This is a new economy, and the American worker has a new relationship to it.

    The really sad thing is that the two schools of political solution are rooted in a different past, when America was the world’s factory. I don’t care if you say government programs will fix things, or if you say tax cuts will fix things, your world-view is centered on everything happening HERE.

    We don’t have a post-global solution for jobs or the middle class.

    The one philosophy that “works” is the corporatist one. That is, cut taxes, enjoy corporate income, and cut the middle class further out of the equation.

  24. george says:

    >George : China is the second largest economy in the world in nominal and PPP GDP which completely decimates your claim.. Thanks for playing though.

    Okay, I’m lost. Explain how that decimates my claim that its easier to get large percentage gains in a system on a state variable at a low value, than on a state variable that has a high value?

    If your explanation is valid you’ll have made a major contribution to systems engineering, since my ‘claim’ was simply re-iterating a very basic outcome of systems theory (as found in almost any second year engineering text).

  25. george says:

    > Andrew and George, since you guys are so smart, explain why it is unimportant that GM now sells more cars in China than in the United States.

    China’s population is four times that of the US. If they are out-performing the US in absolute terms, their economy should be four times the size – I don’t think that’s happening, though I’m not an economist so I could be error.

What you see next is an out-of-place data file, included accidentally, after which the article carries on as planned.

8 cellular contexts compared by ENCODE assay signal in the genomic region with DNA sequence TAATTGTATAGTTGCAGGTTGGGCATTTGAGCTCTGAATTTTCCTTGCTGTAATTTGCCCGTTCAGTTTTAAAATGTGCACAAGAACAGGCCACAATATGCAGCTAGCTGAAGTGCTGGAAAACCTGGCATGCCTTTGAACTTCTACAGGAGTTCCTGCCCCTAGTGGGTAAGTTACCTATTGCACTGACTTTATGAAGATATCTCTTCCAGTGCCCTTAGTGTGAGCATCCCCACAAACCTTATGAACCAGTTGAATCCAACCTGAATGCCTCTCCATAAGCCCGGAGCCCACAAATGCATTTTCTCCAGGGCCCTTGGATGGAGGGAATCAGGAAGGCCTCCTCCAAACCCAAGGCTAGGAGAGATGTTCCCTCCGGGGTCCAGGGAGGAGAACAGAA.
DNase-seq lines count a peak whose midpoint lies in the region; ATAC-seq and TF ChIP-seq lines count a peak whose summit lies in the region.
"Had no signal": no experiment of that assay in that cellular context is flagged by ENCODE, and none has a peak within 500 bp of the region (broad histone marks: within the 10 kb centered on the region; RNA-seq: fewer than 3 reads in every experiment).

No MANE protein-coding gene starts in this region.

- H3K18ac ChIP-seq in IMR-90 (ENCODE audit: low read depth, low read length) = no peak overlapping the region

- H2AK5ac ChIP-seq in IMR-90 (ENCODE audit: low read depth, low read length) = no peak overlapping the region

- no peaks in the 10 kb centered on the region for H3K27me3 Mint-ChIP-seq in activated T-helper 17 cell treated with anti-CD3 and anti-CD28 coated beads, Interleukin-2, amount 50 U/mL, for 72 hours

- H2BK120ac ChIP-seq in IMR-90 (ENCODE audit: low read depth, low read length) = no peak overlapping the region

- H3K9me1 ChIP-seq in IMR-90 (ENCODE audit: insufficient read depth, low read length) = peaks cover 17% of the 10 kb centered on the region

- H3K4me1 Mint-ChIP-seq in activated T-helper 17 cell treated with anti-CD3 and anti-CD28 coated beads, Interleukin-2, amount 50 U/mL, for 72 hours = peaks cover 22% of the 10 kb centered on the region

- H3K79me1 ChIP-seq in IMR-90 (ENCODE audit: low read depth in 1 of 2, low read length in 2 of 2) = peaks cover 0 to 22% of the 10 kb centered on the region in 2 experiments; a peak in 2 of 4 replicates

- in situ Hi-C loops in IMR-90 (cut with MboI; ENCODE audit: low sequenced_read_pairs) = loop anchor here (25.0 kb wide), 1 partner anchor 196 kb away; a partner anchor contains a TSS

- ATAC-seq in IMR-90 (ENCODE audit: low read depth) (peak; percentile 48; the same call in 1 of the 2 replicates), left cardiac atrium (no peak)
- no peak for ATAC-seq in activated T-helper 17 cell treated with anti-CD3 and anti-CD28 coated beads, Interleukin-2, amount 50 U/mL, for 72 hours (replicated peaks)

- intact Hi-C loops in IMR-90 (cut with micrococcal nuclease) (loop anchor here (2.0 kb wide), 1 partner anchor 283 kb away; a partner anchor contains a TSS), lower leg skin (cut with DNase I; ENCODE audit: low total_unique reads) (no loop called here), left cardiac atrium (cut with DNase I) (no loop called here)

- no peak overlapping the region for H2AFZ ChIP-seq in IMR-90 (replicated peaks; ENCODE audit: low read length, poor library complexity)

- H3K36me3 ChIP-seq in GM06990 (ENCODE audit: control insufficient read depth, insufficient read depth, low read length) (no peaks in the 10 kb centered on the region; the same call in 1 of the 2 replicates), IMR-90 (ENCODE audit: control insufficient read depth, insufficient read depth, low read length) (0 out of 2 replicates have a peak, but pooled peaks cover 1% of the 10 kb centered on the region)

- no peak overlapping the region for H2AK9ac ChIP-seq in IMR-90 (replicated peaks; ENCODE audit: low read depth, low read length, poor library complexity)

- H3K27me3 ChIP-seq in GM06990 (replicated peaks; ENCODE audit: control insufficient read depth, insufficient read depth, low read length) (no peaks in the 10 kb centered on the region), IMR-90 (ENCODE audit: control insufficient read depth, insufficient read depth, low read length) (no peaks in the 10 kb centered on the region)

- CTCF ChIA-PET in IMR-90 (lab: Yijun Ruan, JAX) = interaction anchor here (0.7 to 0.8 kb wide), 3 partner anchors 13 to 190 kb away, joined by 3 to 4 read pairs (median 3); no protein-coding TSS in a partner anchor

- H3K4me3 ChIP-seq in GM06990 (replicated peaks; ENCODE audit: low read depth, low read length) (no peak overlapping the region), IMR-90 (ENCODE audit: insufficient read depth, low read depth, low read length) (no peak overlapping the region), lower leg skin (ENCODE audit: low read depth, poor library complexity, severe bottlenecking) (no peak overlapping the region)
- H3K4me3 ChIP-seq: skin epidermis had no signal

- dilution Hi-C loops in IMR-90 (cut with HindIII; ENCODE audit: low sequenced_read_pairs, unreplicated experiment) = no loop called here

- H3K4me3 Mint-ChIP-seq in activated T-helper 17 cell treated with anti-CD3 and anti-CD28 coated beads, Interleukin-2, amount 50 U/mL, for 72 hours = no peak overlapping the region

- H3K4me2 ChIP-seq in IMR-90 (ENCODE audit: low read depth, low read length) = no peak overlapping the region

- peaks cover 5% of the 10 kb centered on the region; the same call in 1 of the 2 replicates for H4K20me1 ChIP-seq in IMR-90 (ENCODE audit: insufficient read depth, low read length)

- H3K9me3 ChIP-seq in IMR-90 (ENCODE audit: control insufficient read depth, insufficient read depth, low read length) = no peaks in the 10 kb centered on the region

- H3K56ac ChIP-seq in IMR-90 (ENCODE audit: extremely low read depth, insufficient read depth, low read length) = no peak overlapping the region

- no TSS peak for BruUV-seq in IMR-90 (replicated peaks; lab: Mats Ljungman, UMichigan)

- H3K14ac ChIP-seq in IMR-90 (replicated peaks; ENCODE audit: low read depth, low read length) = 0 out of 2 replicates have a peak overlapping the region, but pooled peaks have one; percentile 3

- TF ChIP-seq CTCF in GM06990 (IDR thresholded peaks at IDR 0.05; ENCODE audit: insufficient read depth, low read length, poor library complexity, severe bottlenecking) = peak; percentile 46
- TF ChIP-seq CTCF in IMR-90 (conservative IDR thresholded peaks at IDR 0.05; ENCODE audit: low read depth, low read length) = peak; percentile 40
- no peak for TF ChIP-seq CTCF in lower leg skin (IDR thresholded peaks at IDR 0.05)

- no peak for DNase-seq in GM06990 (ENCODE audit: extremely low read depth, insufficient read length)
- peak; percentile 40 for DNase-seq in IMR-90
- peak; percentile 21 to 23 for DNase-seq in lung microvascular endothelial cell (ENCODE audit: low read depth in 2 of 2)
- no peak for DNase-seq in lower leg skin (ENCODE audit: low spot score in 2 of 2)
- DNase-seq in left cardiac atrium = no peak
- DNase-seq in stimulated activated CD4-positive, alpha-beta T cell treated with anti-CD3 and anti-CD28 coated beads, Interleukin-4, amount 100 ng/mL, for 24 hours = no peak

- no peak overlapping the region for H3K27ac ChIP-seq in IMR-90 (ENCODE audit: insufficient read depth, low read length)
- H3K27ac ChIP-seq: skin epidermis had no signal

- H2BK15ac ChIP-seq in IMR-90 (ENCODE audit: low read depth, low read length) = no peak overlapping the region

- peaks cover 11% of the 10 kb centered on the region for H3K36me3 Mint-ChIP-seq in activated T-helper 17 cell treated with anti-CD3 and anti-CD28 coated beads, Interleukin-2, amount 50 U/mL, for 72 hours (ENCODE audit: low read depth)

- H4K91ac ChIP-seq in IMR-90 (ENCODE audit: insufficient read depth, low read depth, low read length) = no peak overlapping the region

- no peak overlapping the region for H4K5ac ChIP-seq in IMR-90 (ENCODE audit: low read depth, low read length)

China’s relative economic growth is larger, but as far as I know, its absolute size of economy is smaller. In engineering, performance concerns the absolute value of output, not the relative growth of output. For instance, if engine A puts out 100 HP, and then is modified to put out 110 HP, then it has a greater growth, but less performance, than engine B which puts out 200 HP one year, and 190 HP the next year.

    I don’t think this has much to do with capitalism vs socialism, which you seem to be hung up on – every major economy in the world is, or so I’m told by my economist colleagues, a mixed economy. In fact, both pure market and pure gov’t economies seem to be disasters, which is why they’re mixed … much of the debate about political economy seems to be the equivalent of arguing about how many angels can dance on the head of a pin – so theoretical as to be meaningless.

  26. john personna says:

    You are right george, you went with the angels on a pin answer.